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Demonstrating Omniscience Omnipotence And The Omnipresence Of God Religion Essay

Paper Type: Free Essay Subject: Religion
Wordcount: 3003 words Published: 1st Jan 2015

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The objective of this research paper is to demonstrate the omnipotence, omniscience and omnipresence of God and how these relate to the life and ministry of the Lord Jesus. The entire Bible from Genesis to Revelation does mention on the Omnipotence, Omnipresence and Omniscience of God. This paper will walk us through first from the OT, NT and then the life and ministry of Jesus Christ.

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In the beginning of creation in Gen 1:1-3, when He created the world, it shows God is Omnipotence, “In the beginning God created the heaven and the earth. Now the earth was formless and empty, darkness was over the surface of the deep, and the Spirit of God was hovering over the waters. And God said, “Let there be light,” and there was light. It shows. He is the all-powerful Lord who has created all things and sustains them by the Word of His power. The Bible reveals that God is all powerful and in the final sense is the ruler of history and nature.

Omnipotent in the Old Testament and New Testament

Omnipotence refers to God’s unlimited power. In the Old Testament, El Shaddai is translated Almighty God (Gen 17:1; Job 5:17). God is descried as performing natural wonders (Gen 1:1-3; Isa 44:24; Heb 1:3) and spiritual wonders (2 Cor 4:6; Eph 1:9; 3:20). In Gen 18:14, God is able to create new thing and nothing is impossible to Him. Then in Ps 115:3, He does whatever pleases him. And in Ezek 36:26, He is able to create a new heart. God manifestation acts include creation, nature, history, providence, and redemption. Thus in Daniel 4:35; Amos 9:2, 3 show that nothing evades God’s omnipotence.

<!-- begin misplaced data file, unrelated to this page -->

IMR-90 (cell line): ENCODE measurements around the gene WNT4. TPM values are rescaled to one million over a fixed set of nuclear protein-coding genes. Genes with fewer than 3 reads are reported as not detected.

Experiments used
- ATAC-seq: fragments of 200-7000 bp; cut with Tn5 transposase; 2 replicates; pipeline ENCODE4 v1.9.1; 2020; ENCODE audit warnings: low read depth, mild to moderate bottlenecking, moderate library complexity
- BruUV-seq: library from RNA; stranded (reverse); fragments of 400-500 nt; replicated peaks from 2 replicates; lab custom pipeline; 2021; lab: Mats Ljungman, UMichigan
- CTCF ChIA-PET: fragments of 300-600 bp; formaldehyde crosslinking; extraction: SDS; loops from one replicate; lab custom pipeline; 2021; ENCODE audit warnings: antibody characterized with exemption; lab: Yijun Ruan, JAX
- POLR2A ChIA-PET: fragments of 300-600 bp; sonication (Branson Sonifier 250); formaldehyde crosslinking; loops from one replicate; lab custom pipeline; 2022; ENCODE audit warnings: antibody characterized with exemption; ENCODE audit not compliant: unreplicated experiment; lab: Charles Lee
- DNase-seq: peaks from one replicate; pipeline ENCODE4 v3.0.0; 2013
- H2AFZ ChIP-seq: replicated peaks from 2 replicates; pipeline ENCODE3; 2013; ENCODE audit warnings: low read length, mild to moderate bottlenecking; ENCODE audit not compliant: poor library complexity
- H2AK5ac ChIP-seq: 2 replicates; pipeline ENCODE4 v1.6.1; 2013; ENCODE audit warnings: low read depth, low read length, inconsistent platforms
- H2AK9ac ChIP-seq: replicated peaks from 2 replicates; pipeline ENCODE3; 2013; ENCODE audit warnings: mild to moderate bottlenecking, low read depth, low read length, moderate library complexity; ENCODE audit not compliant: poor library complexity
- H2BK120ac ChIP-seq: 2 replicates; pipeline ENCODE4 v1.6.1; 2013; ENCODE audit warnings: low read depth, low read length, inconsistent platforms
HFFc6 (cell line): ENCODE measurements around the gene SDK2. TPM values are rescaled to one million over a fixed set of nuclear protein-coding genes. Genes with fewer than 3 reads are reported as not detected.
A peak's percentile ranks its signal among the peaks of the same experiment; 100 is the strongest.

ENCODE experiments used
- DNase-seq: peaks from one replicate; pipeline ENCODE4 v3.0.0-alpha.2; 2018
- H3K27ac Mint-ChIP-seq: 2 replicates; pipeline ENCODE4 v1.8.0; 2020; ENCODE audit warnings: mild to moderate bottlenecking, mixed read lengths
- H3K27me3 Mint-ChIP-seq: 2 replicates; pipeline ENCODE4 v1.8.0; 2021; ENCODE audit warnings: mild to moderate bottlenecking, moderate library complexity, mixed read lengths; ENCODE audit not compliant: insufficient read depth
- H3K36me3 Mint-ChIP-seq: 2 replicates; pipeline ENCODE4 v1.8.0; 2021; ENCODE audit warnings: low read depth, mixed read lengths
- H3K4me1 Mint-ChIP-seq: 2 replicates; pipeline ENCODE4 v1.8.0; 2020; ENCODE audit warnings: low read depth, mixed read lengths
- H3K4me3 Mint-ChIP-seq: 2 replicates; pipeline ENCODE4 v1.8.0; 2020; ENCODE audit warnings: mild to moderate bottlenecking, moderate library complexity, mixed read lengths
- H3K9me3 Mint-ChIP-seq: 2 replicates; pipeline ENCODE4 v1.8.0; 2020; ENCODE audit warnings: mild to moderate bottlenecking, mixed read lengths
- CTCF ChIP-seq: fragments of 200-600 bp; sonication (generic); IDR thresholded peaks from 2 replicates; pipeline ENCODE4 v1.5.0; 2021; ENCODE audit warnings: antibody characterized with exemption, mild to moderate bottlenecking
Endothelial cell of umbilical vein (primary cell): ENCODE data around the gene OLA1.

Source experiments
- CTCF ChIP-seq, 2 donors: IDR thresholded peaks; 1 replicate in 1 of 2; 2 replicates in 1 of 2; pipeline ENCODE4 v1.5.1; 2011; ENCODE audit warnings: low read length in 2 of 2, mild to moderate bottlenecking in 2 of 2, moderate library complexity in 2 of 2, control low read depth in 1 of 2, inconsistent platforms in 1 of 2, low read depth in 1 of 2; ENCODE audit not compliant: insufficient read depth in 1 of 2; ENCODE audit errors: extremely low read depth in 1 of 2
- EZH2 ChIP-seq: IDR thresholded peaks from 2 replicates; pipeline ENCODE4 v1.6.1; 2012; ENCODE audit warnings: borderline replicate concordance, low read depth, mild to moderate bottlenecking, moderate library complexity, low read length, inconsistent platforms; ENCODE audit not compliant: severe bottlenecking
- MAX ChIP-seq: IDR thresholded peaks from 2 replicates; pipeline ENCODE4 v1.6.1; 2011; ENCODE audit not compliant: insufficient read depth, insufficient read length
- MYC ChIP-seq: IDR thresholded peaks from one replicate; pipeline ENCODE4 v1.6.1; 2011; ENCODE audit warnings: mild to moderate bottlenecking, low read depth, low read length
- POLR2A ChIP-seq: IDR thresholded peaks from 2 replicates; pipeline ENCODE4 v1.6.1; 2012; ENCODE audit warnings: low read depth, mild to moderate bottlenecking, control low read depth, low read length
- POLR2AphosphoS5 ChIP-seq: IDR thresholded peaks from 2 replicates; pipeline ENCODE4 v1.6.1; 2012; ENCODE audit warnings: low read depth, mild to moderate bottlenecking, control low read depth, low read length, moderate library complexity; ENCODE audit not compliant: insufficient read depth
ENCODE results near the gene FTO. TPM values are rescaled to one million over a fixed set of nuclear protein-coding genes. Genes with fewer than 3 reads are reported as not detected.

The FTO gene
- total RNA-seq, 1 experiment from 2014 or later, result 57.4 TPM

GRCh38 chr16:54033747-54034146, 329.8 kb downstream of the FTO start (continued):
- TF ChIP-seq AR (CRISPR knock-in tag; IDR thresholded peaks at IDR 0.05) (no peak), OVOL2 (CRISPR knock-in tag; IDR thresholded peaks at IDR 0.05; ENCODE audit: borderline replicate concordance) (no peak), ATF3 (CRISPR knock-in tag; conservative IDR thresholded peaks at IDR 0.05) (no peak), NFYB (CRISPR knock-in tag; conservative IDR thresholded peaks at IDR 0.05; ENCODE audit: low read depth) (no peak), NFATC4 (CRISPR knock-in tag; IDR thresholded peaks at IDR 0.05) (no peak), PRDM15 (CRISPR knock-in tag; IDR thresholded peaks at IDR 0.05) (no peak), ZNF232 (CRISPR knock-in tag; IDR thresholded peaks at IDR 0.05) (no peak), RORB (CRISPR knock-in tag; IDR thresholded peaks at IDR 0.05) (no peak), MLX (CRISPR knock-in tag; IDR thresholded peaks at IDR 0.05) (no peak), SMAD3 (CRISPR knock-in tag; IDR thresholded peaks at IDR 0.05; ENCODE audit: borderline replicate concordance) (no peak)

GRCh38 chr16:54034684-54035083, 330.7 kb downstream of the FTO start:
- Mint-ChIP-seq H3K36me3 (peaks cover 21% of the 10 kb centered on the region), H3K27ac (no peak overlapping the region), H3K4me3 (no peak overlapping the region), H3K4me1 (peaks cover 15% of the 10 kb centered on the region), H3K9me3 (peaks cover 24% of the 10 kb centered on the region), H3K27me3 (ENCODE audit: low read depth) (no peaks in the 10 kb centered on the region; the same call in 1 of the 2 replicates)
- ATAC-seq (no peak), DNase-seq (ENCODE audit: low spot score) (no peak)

It is also demonstrated by the work of the Holy Spirit, in Scripture compared to wind, water, and fire: The ordinary manifestations of these elements afford no criterion of the effect they are able to produce. Wind – Pentecost was the analogue of the wind – Spirit, who bore everything before Him on the first day of creation (Gen 1:2; Eze 37:10; John 3:8; Acts 2:2). The power of resurrection John 11:25; Rom 1:4; Eph 1:19-20.

God cannot do that which is self-contradictory or contradictory to His own nature, because His omnipotence is of His own essence, and He is all-Being out which all existence must arise.

God’s omnipotence is also revealed in Philippians 1:21 because we read that He is able to subdue all things. We see Paul rejoicing in Romans 8:32-39 because, if God is for us, then who can be against us? God is not limited in what He can do and nothing can overpower God. Furthermore, there is nothing that God cannot overpower. Hence it is written in Colossians 2:9-10, “… Christ, who is the head over every power and authority.”

Omnipotent in the life and ministry of Jesus Christ

In the life and ministry of Jesus Christ, He demonstrates that he had all authority of heaven and earth Matt 28:18, “Then Jesus came to them and said, “All authority in heaven and on earth has been given to me…” And in Mark 2:5, 7, 10 states that Jesus had the power to forgive sins, something only God can do.